29 Apr 2022
Food insecurity is worsening due to the prolonged Russian invasion of Ukraine. Available energy and food supplies are diminishing as Russia is one of the leading energy, fertiliser and grain producers.
Ukraine is another major grain exporter and holds key transit infrastructure through which Russian supplies flow. As the ongoing war impacts energy and fertiliser availability next season, ANZ Research expects crop production to be challenged as well.
“Disruptions across a range food items have seen the Food and Agriculture Organization (FAO) food index hitting a record high.”
Infrastructure damage, higher input prices and export uncertainty will not only weigh on Ukrainian crop production but also leave their marks on the Russian harvest. These factors are converging at a time when the world is still working towards recovery from the devastating pandemic.
According to the United Nations (UN), infrastructure damage in Ukraine has led to nearly 25 million tonnes (mt) of grains being stuck in-country. The World Food Programme estimates up to 20 million people in eastern Africa are facing severe hunger. Disruptions across a range of food items have seen the Food and Agriculture Organization (FAO) food index hitting a record high. Reduced grain production, protectionism measures and logistical challenges could potentially trigger a severe food crisis.
Deteriorating agriculture production threatens the UN’s Sustainable Development Goal of ‘zero hunger’ by 2030. Under-nourishment had declined over 2002-14 before stabilising from 2014-2019.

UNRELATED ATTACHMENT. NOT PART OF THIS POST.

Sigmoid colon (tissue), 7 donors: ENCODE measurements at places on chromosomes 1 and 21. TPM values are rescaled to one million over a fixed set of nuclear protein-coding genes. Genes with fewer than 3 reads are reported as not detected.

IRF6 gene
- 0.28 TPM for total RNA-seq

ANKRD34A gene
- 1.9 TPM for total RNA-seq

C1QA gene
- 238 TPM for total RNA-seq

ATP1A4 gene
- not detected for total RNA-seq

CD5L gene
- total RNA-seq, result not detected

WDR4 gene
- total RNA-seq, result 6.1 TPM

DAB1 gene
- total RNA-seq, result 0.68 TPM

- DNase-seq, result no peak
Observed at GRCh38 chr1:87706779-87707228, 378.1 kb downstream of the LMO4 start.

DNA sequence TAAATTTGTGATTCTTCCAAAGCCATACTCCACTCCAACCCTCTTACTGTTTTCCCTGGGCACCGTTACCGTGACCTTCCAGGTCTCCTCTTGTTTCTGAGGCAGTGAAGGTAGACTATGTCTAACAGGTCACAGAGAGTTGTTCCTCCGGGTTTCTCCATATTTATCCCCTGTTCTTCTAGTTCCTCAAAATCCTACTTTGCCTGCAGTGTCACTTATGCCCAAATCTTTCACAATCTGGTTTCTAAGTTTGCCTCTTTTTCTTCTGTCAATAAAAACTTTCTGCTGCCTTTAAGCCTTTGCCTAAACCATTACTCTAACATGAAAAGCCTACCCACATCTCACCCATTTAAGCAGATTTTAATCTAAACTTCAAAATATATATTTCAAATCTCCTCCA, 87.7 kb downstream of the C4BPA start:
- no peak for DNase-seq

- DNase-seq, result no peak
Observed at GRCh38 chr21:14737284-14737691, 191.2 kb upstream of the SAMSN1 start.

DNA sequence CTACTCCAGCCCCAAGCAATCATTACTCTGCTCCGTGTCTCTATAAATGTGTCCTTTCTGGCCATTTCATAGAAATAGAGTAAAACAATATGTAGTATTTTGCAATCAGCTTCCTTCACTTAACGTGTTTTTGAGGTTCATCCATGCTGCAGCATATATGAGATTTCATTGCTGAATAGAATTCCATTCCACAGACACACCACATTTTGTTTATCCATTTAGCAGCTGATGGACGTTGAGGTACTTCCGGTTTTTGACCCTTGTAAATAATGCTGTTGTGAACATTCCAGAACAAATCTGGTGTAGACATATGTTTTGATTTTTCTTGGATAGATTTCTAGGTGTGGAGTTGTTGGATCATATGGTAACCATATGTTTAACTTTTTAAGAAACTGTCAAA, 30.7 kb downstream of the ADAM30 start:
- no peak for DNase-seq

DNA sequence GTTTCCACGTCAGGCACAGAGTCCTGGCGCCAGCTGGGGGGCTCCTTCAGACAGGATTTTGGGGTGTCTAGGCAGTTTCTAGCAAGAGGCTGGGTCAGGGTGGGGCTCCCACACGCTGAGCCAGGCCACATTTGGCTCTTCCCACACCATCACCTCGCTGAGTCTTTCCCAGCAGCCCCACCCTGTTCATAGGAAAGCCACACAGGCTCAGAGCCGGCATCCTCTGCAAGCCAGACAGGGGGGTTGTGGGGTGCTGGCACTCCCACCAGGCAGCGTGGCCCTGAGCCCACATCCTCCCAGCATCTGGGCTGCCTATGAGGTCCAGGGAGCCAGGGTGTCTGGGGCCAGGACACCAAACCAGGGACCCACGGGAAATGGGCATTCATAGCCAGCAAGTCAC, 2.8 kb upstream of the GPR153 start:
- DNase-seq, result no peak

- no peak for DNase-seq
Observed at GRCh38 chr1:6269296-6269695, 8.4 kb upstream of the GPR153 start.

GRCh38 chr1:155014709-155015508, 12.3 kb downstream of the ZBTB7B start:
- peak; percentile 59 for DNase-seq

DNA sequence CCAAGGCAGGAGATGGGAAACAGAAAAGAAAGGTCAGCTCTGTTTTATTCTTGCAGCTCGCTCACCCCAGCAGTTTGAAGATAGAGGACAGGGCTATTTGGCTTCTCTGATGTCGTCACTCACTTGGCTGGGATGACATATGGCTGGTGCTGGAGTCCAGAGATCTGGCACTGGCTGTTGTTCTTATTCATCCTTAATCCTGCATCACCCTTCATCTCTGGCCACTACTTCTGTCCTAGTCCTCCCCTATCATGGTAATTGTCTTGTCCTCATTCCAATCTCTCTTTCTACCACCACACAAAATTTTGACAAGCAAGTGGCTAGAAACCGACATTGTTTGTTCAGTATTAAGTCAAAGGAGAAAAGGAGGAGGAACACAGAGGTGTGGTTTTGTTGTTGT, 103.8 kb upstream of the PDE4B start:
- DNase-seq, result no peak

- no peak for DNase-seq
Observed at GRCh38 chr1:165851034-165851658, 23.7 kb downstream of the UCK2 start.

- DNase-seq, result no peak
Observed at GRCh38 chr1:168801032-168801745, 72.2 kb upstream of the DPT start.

However, years of progress are now being undone. The number of undernourished people rose from 683 million in 2019 to 768 million people in 2020 due to the pandemic and extreme weather. This cumulated into acute food insecurity and an increase in the number of under-nourished people to 800 million last year.
This year, the Russian invasion of Ukraine is the key trigger for deepening the food crisis further.
The number of under-nourished people is now heading towards the levels recorded in 2002 when there was widespread famine in Africa. According to UN estimates, 660 million people in the world will still face hunger in 2030 due to the lasting impact of the COVID-19 pandemic. This number could be still higher if we account for the ongoing conflict in Ukraine.
Global grain inventories have been shrinking since 2017. The US Department of Agriculture (USDA) estimates global grain stockpiles will fall a further 21 million tonnes to 784 mt in the 2022-23 marketing year. The number looks more precarious if China’s inventories are excluded (in practice they are not available for the rest of the world). China imports have risen sharply since 2010 in an effort to ensure food security and contain food inflation.
The country holds nearly 58 per cent of global grain stocks, exacerbating the grain supply shortage in the rest of the world. Global stocks excluding China stocks are estimated to fall this year to 328mt, the lowest since 2016. That means the stock-to-use ratio will fall to a multi-year low of 15 per cent in 2022-23.
Inventories in the Black Sea region will be unavailable too due to the ongoing conflict between Russia and Ukraine.
Stocks of various types of grains are facing similar trends, with China holding 141 mt of wheat inventories against rest-of-world inventories of 126 mt. Global wheat inventories are estimated to hit a six-year low of 267 mt in 2022-23.